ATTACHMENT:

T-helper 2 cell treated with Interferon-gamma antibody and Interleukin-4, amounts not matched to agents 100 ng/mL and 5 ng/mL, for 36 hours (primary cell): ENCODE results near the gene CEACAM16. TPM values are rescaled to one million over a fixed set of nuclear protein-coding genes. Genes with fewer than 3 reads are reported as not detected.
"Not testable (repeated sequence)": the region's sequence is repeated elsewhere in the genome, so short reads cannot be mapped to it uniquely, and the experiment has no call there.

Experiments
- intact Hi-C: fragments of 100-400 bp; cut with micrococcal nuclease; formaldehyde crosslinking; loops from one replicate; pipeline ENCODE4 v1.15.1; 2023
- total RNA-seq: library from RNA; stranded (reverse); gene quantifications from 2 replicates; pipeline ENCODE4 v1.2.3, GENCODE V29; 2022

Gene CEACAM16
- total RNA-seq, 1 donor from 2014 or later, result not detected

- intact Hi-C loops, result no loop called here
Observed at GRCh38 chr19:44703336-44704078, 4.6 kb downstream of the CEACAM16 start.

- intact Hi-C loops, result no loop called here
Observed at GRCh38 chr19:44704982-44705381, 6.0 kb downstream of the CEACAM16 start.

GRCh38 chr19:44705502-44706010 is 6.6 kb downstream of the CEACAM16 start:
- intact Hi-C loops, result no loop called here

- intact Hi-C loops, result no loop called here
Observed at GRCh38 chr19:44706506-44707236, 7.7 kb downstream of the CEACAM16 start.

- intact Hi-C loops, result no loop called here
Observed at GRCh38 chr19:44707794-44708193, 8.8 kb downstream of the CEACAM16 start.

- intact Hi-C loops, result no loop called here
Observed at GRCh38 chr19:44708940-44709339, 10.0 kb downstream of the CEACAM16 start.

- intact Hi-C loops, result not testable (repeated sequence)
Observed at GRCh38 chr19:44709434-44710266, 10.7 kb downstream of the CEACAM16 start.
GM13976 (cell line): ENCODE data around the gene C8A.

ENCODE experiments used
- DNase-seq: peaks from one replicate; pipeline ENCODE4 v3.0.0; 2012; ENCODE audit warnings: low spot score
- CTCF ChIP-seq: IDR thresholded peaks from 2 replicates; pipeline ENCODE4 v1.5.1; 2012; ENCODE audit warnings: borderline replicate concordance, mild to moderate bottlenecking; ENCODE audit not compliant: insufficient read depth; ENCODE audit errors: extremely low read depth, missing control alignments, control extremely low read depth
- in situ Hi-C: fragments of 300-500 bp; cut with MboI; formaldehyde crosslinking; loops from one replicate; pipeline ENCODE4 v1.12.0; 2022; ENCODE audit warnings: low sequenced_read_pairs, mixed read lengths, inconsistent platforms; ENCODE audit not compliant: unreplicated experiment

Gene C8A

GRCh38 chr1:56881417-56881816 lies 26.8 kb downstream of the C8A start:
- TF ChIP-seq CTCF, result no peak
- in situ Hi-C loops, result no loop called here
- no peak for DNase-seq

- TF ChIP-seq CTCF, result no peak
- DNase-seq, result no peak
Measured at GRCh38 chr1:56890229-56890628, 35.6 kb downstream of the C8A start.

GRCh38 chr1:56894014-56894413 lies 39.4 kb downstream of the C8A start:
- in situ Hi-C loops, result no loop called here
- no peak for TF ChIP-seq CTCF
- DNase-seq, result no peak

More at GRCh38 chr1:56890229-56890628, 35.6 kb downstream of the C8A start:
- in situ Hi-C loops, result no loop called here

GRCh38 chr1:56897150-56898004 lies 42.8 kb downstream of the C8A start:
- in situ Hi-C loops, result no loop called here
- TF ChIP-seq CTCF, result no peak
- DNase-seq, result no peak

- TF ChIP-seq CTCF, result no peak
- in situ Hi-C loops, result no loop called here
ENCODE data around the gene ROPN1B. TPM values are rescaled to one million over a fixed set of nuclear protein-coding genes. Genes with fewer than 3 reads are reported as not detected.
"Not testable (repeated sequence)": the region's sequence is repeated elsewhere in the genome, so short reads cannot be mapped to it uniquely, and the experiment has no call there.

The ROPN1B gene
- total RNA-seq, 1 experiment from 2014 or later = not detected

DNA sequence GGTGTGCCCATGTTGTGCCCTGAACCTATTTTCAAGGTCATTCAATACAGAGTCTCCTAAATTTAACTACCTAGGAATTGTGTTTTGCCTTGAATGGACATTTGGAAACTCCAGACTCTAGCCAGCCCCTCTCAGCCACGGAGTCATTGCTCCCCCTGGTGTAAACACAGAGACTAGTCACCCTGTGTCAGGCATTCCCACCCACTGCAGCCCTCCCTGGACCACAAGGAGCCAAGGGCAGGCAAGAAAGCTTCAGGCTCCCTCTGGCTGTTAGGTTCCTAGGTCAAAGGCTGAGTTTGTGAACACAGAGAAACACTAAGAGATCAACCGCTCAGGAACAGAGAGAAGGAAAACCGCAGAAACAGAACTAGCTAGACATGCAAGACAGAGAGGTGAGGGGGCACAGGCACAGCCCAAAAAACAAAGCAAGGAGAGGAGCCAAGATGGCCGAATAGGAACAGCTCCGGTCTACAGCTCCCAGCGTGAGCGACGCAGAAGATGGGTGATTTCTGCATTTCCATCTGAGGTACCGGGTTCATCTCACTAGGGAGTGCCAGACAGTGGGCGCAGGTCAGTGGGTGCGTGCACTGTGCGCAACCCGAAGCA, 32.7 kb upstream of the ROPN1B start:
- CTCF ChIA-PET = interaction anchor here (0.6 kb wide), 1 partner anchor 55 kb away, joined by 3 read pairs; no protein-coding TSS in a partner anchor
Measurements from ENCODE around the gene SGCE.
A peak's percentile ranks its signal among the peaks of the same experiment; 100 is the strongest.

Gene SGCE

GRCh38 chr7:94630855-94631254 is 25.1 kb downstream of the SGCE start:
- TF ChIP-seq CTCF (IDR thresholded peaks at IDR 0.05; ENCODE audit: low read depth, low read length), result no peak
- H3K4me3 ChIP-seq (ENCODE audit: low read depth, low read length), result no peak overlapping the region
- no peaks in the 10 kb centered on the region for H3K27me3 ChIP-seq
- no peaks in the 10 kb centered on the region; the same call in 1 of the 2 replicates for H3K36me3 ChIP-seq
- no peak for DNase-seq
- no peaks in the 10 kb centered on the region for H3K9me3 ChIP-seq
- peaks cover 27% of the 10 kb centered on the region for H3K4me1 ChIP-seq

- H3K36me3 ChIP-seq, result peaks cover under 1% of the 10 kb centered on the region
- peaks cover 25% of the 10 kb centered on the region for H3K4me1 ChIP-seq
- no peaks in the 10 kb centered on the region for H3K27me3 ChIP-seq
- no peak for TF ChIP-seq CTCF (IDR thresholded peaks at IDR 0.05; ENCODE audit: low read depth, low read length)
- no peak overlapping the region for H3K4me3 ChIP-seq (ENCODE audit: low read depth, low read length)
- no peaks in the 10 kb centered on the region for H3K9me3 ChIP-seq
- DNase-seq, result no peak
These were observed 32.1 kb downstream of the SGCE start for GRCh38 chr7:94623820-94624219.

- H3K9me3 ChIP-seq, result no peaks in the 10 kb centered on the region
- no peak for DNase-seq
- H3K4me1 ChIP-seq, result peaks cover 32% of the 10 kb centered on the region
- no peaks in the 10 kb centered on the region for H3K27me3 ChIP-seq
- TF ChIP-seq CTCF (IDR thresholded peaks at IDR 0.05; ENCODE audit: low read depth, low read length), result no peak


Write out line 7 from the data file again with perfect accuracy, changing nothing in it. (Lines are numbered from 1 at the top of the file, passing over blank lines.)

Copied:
- total RNA-seq, 1 donor from 2014 or later, result not detected